HEALTH

Massachusetts hospitals to cut elective procedures

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Massachusetts hospitals to cut elective procedures

Massachusetts hospitals will cut non-scheduled procedures starting Monday due to staff shortages and longer patient hospital stays, according to state health officials.

Coronavirus cases have been rising in Massachusetts for several weeks, but hospitalization rates have been low. Officials said the pressure on hospitals is related to other consequences of the coronavirus pandemic.

The massive pandemic-induced staff shortage has contributed to the loss of nearly 500 medical, surgical and ICU hospital beds in Massachusetts, according to the state. And hospitals are seeing an influx of patients who need more complex treatment for health issues because they delayed visits to doctors when the number of Covid cases were high.

The order, issued on Tuesday, applies to hospitals where less than 15 per cent of beds are available, and applies only to procedures that are already scheduled and can be delayed without negatively impacting patients’ health. This does not apply to urgent and urgent procedures.

Officials said the order would help prepare for the annual increase in hospitals typically seen after Thanksgiving and through January.

State Health and Human Services Secretary Marylou Sudders said in a statement on Tuesday: “Covid hospitalizations in Massachusetts are lower than in nearly every other state in the country, but challenges remain for the health care system, and this order will ensure the hospital can serve all residents, including those who need treatment for COVID-19.”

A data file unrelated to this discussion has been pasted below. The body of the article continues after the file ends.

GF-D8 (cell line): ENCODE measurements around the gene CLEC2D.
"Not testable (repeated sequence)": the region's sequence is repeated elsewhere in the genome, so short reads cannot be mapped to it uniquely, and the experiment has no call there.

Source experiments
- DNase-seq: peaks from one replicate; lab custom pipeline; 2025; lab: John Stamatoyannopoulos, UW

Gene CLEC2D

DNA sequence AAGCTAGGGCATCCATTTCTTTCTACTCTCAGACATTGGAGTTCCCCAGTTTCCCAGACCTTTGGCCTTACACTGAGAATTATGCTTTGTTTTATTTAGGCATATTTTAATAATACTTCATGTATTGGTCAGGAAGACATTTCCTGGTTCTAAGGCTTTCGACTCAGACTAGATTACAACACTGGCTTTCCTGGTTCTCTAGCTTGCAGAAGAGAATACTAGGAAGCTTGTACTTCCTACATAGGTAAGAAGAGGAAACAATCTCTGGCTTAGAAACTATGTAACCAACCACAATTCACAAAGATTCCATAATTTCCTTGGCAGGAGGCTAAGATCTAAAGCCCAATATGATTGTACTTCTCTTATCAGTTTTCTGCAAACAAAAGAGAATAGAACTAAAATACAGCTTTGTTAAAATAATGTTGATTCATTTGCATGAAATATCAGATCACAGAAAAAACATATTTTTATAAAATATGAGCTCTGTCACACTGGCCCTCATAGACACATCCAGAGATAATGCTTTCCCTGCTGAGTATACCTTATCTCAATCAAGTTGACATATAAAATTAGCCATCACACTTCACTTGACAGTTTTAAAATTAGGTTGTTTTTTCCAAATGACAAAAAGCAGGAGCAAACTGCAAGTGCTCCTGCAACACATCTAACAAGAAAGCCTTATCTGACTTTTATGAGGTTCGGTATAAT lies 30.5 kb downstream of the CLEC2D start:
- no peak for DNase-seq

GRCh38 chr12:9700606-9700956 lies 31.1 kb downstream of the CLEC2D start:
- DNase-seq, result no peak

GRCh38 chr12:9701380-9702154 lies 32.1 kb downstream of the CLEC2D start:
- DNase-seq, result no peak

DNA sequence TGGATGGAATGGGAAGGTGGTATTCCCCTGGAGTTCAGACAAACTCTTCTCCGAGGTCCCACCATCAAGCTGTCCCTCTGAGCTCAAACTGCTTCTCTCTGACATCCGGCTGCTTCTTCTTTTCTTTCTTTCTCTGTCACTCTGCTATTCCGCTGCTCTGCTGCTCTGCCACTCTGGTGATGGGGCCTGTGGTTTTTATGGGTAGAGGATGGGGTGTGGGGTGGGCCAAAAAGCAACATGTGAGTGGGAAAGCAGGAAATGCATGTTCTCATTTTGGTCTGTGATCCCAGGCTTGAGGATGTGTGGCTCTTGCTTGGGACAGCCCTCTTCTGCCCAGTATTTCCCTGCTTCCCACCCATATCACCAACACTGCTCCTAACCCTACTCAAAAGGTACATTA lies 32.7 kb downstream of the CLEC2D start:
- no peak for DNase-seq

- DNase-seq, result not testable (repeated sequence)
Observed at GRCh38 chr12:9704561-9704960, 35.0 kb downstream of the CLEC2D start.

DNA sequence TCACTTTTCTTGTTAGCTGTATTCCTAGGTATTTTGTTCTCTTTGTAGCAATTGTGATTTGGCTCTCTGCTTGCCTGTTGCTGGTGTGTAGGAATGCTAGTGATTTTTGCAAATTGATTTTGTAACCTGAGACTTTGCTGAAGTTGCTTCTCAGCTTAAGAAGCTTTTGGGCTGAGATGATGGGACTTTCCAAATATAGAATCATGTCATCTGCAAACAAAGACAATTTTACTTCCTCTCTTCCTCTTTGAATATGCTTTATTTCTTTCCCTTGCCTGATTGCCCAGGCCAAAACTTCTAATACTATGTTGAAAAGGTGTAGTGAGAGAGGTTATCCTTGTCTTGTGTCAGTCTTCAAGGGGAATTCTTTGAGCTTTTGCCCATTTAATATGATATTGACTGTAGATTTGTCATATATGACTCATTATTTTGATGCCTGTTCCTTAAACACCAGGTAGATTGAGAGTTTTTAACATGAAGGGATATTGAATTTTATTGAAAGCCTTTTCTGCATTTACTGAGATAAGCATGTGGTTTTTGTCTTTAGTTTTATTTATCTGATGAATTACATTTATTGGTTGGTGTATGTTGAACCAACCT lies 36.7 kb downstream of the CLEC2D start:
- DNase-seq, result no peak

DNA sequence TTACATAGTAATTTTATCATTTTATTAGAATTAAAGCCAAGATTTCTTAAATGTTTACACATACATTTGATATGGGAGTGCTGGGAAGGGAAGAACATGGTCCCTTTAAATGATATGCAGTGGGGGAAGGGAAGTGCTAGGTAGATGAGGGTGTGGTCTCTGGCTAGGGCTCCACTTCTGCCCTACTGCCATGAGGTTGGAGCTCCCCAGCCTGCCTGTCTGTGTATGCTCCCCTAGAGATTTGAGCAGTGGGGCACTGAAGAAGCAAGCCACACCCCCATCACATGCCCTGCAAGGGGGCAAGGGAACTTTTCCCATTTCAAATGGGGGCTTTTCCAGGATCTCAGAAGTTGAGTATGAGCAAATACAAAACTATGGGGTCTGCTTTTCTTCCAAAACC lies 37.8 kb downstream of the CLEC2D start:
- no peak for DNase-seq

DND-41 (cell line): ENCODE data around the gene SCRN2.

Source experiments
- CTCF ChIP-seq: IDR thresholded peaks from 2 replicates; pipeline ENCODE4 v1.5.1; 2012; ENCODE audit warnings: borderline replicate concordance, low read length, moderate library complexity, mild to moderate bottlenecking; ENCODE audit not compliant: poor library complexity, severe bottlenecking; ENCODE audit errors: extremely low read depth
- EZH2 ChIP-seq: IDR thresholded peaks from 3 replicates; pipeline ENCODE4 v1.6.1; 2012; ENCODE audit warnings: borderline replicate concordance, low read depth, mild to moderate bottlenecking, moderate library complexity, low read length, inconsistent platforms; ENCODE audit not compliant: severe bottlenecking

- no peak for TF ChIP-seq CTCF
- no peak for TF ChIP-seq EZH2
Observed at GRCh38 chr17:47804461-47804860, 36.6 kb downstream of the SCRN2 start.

In Massachusetts, new cases have risen from an average of about 1,300 earlier this month to more than 2,800, and hospitalizations have increased by 47 percent in the past 14 days, according to the New York Times database. As of Wednesday morning, 740 people had been hospitalized for Covid-19, according to the Massachusetts Department of Public Health.

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State officials worked with the Massachusetts Health and Hospital Association to develop the guidelines. Dr Eric Dixon, the Association’s Board President and President and CEO of UMass Memorial Health, said in a statement: “While we recognize that the delay in certain scheduled surgeries can be a significant hardship for patients, we believe it is an essential The move is to assure that all hospitals in the Commonwealth can continue to meet the needs of patients in need of emergency care.”

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